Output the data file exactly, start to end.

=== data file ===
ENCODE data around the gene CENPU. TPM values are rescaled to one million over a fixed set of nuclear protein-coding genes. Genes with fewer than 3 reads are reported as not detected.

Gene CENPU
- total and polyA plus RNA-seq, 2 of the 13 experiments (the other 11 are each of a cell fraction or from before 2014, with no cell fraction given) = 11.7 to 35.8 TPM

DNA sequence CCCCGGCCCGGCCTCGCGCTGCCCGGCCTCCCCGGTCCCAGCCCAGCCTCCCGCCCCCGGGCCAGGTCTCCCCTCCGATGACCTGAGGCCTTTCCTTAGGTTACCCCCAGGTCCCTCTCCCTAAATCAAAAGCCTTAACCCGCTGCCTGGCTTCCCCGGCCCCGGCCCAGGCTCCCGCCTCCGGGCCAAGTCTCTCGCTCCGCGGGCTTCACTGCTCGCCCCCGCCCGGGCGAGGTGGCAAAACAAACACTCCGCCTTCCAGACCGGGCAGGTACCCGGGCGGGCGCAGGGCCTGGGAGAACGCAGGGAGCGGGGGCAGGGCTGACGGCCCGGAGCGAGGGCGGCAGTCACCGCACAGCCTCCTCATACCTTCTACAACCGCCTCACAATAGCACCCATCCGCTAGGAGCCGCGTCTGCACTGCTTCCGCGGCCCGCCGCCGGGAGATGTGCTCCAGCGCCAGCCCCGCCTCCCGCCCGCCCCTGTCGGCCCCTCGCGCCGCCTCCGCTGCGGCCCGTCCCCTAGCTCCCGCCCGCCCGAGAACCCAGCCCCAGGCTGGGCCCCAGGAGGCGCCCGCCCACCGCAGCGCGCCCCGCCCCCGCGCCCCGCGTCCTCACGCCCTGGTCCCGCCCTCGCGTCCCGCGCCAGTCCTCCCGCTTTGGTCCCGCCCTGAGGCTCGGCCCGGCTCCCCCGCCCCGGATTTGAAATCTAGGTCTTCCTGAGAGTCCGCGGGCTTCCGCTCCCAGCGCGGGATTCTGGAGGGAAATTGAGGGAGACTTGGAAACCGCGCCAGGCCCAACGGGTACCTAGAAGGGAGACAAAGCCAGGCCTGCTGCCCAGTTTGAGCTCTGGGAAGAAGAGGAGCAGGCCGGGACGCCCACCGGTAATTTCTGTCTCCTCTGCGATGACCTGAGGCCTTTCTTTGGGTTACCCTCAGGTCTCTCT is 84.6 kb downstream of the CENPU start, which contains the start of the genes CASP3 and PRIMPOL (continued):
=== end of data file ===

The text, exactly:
ENCODE data around the gene CENPU. TPM values are rescaled to one million over a fixed set of nuclear protein-coding genes. Genes with fewer than 3 reads are reported as not detected.

Gene CENPU
- total and polyA plus RNA-seq, 2 of the 13 experiments (the other 11 are each of a cell fraction or from before 2014, with no cell fraction given) = 11.7 to 35.8 TPM

DNA sequence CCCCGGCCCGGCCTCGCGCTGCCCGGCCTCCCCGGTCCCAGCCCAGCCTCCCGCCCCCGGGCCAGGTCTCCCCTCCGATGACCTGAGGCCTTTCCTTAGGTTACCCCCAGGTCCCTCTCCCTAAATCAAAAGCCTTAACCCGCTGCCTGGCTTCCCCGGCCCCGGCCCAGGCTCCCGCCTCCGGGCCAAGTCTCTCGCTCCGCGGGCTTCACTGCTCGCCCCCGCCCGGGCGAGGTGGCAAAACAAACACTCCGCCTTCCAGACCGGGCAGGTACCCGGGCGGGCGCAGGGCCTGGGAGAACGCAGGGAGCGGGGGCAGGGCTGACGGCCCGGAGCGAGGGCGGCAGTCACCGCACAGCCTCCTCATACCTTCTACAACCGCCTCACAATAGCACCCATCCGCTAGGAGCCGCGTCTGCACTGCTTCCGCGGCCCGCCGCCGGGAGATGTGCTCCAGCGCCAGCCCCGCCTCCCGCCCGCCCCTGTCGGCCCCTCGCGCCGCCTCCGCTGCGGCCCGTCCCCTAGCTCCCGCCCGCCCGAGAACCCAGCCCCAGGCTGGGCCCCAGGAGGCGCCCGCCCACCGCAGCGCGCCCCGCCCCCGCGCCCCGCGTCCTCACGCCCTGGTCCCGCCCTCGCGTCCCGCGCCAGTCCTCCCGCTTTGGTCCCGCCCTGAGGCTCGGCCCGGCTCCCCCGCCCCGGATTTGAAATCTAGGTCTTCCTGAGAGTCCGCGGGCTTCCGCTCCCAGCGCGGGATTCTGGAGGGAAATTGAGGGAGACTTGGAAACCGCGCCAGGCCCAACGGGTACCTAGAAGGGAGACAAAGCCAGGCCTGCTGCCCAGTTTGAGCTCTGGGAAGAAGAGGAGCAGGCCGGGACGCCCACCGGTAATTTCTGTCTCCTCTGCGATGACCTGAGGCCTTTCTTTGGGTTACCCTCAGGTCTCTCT is 84.6 kb downstream of the CENPU start, which contains the start of the genes CASP3 and PRIMPOL (continued):